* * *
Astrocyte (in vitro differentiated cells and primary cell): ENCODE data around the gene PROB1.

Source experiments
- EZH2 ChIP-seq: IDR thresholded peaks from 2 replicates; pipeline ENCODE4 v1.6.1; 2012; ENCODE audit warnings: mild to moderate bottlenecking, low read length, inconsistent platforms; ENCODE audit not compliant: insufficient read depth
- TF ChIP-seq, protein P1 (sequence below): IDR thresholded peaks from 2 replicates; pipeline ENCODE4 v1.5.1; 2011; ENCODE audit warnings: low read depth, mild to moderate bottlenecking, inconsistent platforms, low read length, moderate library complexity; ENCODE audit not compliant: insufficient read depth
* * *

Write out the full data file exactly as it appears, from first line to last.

Astrocyte (in vitro differentiated cells and primary cell): ENCODE data around the gene PROB1.

Source experiments
- EZH2 ChIP-seq: IDR thresholded peaks from 2 replicates; pipeline ENCODE4 v1.6.1; 2012; ENCODE audit warnings: mild to moderate bottlenecking, low read length, inconsistent platforms; ENCODE audit not compliant: insufficient read depth
- TF ChIP-seq, protein P1 (sequence below): IDR thresholded peaks from 2 replicates; pipeline ENCODE4 v1.5.1; 2011; ENCODE audit warnings: low read depth, mild to moderate bottlenecking, inconsistent platforms, low read length, moderate library complexity; ENCODE audit not compliant: insufficient read depth